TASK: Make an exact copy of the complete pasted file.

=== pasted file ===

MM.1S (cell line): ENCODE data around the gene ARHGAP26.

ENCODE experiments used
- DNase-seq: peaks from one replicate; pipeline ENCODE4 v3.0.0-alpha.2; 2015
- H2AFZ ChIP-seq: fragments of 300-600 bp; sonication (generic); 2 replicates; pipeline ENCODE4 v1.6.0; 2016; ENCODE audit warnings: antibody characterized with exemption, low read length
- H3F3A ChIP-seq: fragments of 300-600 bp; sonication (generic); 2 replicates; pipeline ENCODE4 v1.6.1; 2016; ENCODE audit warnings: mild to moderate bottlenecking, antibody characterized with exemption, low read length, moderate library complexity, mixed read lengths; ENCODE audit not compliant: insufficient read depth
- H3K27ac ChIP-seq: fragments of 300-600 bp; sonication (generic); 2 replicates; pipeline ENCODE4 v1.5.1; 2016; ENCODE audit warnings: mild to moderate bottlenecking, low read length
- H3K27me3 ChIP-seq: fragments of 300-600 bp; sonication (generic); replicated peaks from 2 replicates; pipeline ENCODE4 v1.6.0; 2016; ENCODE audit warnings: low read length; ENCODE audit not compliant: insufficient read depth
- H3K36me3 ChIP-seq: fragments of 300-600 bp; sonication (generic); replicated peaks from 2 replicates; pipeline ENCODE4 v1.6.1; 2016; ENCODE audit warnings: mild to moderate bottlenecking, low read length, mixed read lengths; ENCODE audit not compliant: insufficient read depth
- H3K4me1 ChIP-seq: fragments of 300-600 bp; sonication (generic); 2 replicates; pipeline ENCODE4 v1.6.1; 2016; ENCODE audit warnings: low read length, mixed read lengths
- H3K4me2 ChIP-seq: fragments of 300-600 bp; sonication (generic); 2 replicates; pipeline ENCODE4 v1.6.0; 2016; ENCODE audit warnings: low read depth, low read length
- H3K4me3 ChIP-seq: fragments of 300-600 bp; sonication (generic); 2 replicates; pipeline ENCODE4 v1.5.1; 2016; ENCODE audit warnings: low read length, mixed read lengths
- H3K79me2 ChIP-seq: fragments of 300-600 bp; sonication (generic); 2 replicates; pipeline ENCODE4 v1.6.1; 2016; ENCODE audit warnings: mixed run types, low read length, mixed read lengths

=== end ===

MM.1S (cell line): ENCODE data around the gene ARHGAP26.

ENCODE experiments used
- DNase-seq: peaks from one replicate; pipeline ENCODE4 v3.0.0-alpha.2; 2015
- H2AFZ ChIP-seq: fragments of 300-600 bp; sonication (generic); 2 replicates; pipeline ENCODE4 v1.6.0; 2016; ENCODE audit warnings: antibody characterized with exemption, low read length
- H3F3A ChIP-seq: fragments of 300-600 bp; sonication (generic); 2 replicates; pipeline ENCODE4 v1.6.1; 2016; ENCODE audit warnings: mild to moderate bottlenecking, antibody characterized with exemption, low read length, moderate library complexity, mixed read lengths; ENCODE audit not compliant: insufficient read depth
- H3K27ac ChIP-seq: fragments of 300-600 bp; sonication (generic); 2 replicates; pipeline ENCODE4 v1.5.1; 2016; ENCODE audit warnings: mild to moderate bottlenecking, low read length
- H3K27me3 ChIP-seq: fragments of 300-600 bp; sonication (generic); replicated peaks from 2 replicates; pipeline ENCODE4 v1.6.0; 2016; ENCODE audit warnings: low read length; ENCODE audit not compliant: insufficient read depth
- H3K36me3 ChIP-seq: fragments of 300-600 bp; sonication (generic); replicated peaks from 2 replicates; pipeline ENCODE4 v1.6.1; 2016; ENCODE audit warnings: mild to moderate bottlenecking, low read length, mixed read lengths; ENCODE audit not compliant: insufficient read depth
- H3K4me1 ChIP-seq: fragments of 300-600 bp; sonication (generic); 2 replicates; pipeline ENCODE4 v1.6.1; 2016; ENCODE audit warnings: low read length, mixed read lengths
- H3K4me2 ChIP-seq: fragments of 300-600 bp; sonication (generic); 2 replicates; pipeline ENCODE4 v1.6.0; 2016; ENCODE audit warnings: low read depth, low read length
- H3K4me3 ChIP-seq: fragments of 300-600 bp; sonication (generic); 2 replicates; pipeline ENCODE4 v1.5.1; 2016; ENCODE audit warnings: low read length, mixed read lengths
- H3K79me2 ChIP-seq: fragments of 300-600 bp; sonication (generic); 2 replicates; pipeline ENCODE4 v1.6.1; 2016; ENCODE audit warnings: mixed run types, low read length, mixed read lengths